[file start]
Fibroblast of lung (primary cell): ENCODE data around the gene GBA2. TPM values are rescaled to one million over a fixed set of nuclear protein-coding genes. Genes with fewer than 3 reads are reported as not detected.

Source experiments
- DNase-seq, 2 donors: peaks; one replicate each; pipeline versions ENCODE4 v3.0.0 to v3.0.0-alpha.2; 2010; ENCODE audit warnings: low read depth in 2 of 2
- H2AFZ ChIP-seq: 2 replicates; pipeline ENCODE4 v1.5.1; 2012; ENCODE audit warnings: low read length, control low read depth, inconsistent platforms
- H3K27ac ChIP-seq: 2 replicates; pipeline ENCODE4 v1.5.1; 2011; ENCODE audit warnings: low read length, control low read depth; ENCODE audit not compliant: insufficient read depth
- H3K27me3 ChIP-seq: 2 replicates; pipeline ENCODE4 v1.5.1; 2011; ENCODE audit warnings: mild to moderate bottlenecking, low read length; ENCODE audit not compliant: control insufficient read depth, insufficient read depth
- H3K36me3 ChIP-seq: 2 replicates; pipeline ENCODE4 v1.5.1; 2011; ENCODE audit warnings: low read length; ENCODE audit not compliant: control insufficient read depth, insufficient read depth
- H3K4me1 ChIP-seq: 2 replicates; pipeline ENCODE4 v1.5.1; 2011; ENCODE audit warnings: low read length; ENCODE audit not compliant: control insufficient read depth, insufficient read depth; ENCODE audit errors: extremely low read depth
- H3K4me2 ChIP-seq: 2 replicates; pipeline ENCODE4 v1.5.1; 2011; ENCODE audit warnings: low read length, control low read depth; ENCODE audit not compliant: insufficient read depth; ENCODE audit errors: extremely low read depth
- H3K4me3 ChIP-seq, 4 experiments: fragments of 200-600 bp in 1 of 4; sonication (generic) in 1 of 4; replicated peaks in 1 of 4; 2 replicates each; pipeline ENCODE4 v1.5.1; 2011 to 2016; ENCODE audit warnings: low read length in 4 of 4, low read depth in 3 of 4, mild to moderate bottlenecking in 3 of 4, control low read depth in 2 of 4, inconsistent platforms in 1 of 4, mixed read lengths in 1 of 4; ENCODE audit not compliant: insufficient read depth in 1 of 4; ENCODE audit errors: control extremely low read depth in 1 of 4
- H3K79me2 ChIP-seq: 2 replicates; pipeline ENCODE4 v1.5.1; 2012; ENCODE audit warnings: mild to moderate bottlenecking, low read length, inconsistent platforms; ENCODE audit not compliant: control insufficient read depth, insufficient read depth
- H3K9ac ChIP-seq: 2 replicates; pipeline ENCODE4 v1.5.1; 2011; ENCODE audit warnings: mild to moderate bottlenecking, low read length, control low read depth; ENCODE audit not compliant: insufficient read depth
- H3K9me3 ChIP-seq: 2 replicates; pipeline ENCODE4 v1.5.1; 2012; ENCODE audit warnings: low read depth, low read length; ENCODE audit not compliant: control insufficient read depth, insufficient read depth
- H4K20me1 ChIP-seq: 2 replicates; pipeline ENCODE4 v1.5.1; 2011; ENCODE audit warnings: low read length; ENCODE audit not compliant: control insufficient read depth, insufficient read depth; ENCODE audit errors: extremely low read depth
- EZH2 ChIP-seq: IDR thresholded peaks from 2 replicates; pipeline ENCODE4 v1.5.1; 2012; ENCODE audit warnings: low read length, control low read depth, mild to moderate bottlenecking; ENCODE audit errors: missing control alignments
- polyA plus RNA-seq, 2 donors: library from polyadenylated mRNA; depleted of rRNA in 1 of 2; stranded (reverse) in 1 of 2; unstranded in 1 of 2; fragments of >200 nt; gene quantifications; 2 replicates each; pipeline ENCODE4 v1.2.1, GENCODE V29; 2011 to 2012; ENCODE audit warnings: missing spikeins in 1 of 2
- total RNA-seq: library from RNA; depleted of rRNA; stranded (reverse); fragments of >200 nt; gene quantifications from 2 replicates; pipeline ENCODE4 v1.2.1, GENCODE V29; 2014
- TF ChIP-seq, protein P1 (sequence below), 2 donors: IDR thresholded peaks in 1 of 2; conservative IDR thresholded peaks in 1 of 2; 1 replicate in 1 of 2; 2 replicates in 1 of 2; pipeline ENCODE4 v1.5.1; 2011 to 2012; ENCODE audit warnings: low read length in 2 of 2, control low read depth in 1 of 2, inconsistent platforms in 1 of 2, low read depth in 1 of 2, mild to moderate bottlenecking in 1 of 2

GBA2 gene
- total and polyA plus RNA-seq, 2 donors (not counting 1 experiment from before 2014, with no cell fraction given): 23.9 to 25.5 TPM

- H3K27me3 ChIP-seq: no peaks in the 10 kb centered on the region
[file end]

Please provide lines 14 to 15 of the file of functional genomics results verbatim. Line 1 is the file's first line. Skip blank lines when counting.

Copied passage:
- H4K20me1 ChIP-seq: 2 replicates; pipeline ENCODE4 v1.5.1; 2011; ENCODE audit warnings: low read length; ENCODE audit not compliant: control insufficient read depth, insufficient read depth; ENCODE audit errors: extremely low read depth
- EZH2 ChIP-seq: IDR thresholded peaks from 2 replicates; pipeline ENCODE4 v1.5.1; 2012; ENCODE audit warnings: low read length, control low read depth, mild to moderate bottlenecking; ENCODE audit errors: missing control alignments